Continuing with my MUA questions series, today’s post will be about cleaning brushes. Ideally you need to be washing them twice a week, and spot cleaning them with brush cleaner throughout the week to keep your brushes clean and germ free, but I know it can be a struggle with time to do this.
It’s simple, easy and you should include it in your house and beauty chores list. Not only will your make up go on a lot better, you’ll notice clearer skin, and a better finish to your overall look. Read more to see why, and how to clean brushes quickly and cheaply!
So how often should you clean your brushes?
If you’re a make up artist, after every client you should deep clean your brushes, which is what I’ll be showing you how to do below. This helps with keeping your brushes in tip top condition and of course sanitized and clean for the next client. Obviously if you’re doing more than one persons face, this is where brush cleaner comes into play but after you finish the session / day go home and clean your brushes. Being smart about client hygiene should be your priority, as cross contamination can lead to angry clients.
If you’re using them on a day to day basis on yourself, realistically speaking, I know not everyone will have the chance to deep clean their brushes. You should be aiming to deep clean your brushes twice a week or twice a fortnight.
Do you need special brush shampoo?
In short, no! You can use anything to deep clean your brushes, as long as you get all of the make up out of the brushes. You should not use conditioner on your brushes as it makes bristles soft, which means it may not apply like it used to and can misshape them. Myself, I use a cheap body wash usually with citrus to cut through oils, or a cheap shampoo. I know some people use baby shampoo, any shampoo to be honest is fine. You don’t need to spend a lot of money on an expensive brush cleaner as they all do the same.
What do you need to wash your brushes?
Shampoo / body wash.
So how do you do it?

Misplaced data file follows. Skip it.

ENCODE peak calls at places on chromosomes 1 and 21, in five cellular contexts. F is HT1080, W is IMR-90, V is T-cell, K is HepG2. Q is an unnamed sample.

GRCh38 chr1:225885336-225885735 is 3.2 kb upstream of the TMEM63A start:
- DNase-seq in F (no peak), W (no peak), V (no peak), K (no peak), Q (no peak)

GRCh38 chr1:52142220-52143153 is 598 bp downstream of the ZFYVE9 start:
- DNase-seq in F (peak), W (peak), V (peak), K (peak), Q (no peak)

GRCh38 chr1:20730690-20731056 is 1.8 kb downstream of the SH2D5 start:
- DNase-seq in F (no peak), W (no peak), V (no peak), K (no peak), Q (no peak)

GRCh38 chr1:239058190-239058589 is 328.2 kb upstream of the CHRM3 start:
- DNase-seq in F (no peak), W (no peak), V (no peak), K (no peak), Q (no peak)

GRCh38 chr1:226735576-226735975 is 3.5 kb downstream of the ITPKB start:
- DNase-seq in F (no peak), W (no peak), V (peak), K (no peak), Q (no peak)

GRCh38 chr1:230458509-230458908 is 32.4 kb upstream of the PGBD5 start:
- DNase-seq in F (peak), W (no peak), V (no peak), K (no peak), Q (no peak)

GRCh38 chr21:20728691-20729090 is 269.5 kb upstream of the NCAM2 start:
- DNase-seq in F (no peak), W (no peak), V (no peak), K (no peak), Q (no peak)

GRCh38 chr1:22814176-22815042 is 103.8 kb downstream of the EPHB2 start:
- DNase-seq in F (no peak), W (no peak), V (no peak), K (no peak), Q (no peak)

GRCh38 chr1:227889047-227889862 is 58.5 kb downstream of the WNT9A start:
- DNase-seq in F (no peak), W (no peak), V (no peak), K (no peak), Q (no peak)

There are many ways to wash your brushes, some people soak them, which I don’t recommend as it can make the glue from the ferrule, (usually the metal part of a brush that holds the bristles in and attaches it to the wooden/metal handle) loose and melt away and this is how brushes can shed. So I usually wet my brush, place some shampoo on my hands or on the brush and swirl around in my hand then rinse off under water.
This is my usual choice in brush wash as it gets the job done. It has lemon which cuts through oils and grease and tea tree which is a known anti bacterial ingredient.
Start off by quickly running the brush under warm water, not too hot as it can melt the glue, I pour the wash on my hand and make my hand into a cup shape. From that I swirl the brush around clock wise and anti clock wise to make sure the cleaner gets on all bristles and it lathers up well. You can also massage it in but try not to be too rough as it can matt the brush hairs.
After this I rinse the brush under warm water again getting all of the product out, I repeat this step if it has a lot of product to make sure it’s as clean as possible. You want to make sure the water is crystal clear. After that, squeeze out all the water then shape the brush into it’s original shape, like the image above. If you don’t do this it dries the way it is left, and will not apply product properly and generally looks like a messy brush. You can, use paper towels to get the majority of water out by rubbing it in the paper towel then reshaping, this just helps speed up the drying process. Place the brush on a flat surface on a towel or anything that absorbs water well. Leave overnight to dry. Do not place on a radiator as it can melt the glue, or use a hair dryer as again, it can melt the glue. That’s pretty much it, repeat for all brushes you have. Takes me around 45 minutes to wash all my brushes, but I like to repeat the process on some brushes to make sure all product is out.
You can place the cleaner on the brush directly then swirl it around in your hand. You can also make up a put with some cleaner/soap/shampoo in, and swirl it around then swirl it in your hand, but I don’t like this as the brush cleaner gets messy quickly and you need to keep changing the solution.
If you have a lot of smaller brushes like the ones below you can wash them all at once rather than individually. Just make sure that all brushes are clean, and you may want to repeat the process.
And that’s pretty much it. Here’s how all my brushes look after I wash them. Make sure you reshape them and leave them alone until they’re dry. Any questions ask away and I’ll try and help!